Note: if you are familiar with the Azure pricing model, just jump to the "question" section.
Microsoft will begin to charge for the use of the Azure platform starting February 1, 2010. The monthly bill will be a function of bandwidth, storage, and others. Among the factors used to calculate the bill is compute time. This latter factor, however, has a misleading name: it should be named instance hosting time instead. Quoting the windows azure pricing page:
When developing and testing your application, developers will want to remove the compute instances that are not being used to minimize compute hour billing
Thus making you think it's not compute hours, but uptime hours what you will be charged for. The doubt fades out completely after reading the official response to this question in MSDN forums:
I can confirm that each instance (of any role) counts, and all the hours you have the instance active count (regardless of how much "activity" they have). In the case of an application that has two web role instances and two worker role instances, you'll be billed for four instances
At $0.12/hour per instance, an app using N instances will be billed an average of 24*30*0.12*N/month = ~ $86/month per instance. The matter worsens for small websites when you take into account the fact that you can't have less than 2 instances if you want the 99.9% uptime service level agreement to apply.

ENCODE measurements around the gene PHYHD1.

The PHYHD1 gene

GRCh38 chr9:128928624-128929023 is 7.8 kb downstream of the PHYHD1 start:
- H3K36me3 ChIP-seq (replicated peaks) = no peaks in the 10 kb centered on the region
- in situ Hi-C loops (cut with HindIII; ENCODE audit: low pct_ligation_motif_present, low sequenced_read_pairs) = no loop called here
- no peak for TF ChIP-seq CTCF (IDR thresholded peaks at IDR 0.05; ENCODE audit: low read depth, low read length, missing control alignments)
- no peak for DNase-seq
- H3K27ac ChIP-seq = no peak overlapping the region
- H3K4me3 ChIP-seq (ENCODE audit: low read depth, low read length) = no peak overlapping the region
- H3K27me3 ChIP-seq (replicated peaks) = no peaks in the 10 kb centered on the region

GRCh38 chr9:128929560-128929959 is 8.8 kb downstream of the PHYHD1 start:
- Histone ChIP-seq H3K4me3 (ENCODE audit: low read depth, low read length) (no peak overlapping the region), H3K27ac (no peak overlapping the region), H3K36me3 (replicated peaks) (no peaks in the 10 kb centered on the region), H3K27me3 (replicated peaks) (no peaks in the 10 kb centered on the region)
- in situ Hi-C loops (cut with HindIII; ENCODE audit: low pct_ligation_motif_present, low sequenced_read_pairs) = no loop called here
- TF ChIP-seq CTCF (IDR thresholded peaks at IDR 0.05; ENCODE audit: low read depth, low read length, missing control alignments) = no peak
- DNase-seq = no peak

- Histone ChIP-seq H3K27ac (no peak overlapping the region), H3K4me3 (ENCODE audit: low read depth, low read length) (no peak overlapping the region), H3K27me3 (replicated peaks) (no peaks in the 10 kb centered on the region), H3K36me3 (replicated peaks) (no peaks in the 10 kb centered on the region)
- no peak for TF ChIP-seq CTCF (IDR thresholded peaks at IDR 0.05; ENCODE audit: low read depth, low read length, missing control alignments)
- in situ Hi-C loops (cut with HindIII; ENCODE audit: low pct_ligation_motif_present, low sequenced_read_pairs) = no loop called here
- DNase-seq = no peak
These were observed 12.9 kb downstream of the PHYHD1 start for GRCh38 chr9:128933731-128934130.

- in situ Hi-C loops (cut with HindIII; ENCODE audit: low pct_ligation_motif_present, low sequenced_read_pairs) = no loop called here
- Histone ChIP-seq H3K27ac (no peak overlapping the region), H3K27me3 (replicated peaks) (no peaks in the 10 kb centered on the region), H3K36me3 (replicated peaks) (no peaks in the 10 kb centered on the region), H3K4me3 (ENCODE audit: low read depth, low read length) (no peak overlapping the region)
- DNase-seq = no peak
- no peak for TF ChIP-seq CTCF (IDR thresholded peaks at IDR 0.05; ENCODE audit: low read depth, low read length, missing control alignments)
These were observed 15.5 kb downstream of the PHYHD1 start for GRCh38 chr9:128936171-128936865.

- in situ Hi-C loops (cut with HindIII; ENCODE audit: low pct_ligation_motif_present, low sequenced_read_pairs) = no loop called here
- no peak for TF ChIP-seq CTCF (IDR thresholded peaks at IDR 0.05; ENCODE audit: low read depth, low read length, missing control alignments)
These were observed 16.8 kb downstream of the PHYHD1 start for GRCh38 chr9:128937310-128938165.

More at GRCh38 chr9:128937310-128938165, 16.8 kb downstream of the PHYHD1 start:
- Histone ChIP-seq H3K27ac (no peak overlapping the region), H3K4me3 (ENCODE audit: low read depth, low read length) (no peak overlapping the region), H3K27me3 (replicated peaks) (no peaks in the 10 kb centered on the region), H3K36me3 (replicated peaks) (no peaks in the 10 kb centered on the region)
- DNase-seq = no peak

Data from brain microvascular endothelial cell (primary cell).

So, a small, compute-power-inexpensive web site is probably not the target market for Azure. But for batch processes, the burden would probably go away.
Speaking only in terms of compute-power and "compute hours" billing, Azure would be a good hosting option for a batch process that runs only a few hours a month, if and only if you can scale up (and down!) the number of instances easily. So:
- Is it possible to programatically scale up and down the number of instances in Azure? Are any other options besides manually changing the configuration file?
- Are there any non-obvious issues of scaling down the number of instances?
- How much time does Azure takes to "acknowledge" the scaling down of your application?
Regarding the latter question: Take an extreme case where you have a very large number of instances (say, 1000) running for 45 minutes. If Azure isn't capable of taking notice of the scaling down within 15 minutes after after the process has ended, you will be charged for another 1000 compute-time hours.